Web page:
Solar comes of age
As photovoltaics emerge as the leading generation source of the future, with installations topping wind for the first time in 2016, the underlying production machine has reached maturity. While relatively recently, in the early 2010’s, uncertainty remained around the prospects of competing photovoltaic technologies. Thin-film companies championed CIGS and CdTe as the materials of choice to sweep in an age of low-cost solar.
Hitting the supply chain from two ends
A brief stint of hype-driven venture capital poured into start-ups developing a range of organic photovoltaics, which they claimed would lead to multitudes of surfaces covered in photovoltaic material, for pennies. Others still envisioned a proliferation led by the combining optical systems with expensive, high efficiency, multi-junction cells in high concentration photovoltaic concepts. Despite strong commitments to research and development in these areas, the crash in polysilicon prices quashed these prospects and radically shifted the potential for disruption.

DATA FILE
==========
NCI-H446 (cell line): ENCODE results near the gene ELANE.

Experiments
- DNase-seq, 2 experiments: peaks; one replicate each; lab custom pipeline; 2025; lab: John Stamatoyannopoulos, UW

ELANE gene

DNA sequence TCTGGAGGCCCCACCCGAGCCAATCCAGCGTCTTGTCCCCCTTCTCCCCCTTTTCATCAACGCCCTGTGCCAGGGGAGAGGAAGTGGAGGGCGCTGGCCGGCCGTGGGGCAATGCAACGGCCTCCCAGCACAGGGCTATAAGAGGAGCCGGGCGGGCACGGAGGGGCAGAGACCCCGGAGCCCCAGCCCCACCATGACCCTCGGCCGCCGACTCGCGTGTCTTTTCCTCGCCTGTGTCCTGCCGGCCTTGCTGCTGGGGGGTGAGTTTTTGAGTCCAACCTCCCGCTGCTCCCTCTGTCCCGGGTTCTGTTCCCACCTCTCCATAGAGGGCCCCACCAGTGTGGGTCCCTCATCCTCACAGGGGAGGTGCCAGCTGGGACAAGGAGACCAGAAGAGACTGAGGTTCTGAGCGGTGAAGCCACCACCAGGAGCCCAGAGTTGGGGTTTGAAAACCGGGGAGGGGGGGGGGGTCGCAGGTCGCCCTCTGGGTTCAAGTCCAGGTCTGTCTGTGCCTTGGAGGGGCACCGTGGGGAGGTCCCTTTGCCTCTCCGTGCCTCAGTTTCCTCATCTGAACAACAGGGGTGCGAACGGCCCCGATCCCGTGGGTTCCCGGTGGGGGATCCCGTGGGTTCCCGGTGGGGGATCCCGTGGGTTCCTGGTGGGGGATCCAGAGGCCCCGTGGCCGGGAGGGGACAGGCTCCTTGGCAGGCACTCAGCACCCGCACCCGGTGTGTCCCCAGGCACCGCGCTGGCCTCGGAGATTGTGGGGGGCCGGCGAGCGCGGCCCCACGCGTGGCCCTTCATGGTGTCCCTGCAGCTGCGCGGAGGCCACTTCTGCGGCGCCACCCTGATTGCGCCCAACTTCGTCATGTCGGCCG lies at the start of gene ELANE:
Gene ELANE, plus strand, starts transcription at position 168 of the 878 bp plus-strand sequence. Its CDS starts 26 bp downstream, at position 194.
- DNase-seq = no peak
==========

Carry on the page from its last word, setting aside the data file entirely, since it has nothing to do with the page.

As a result, only a handful of companies still pursue high concentration photovoltaics, with Canadian-based Morgan Solar only now installing its first large-scale project in Ontario, after 10 years of operation. Meanwhile, the last few organic photovoltaic developers have pivoted away from lofty dreams of omnipresent installations as 3GSolar and G24 Innovations target integration with consumer electronics and wireless electronic networks.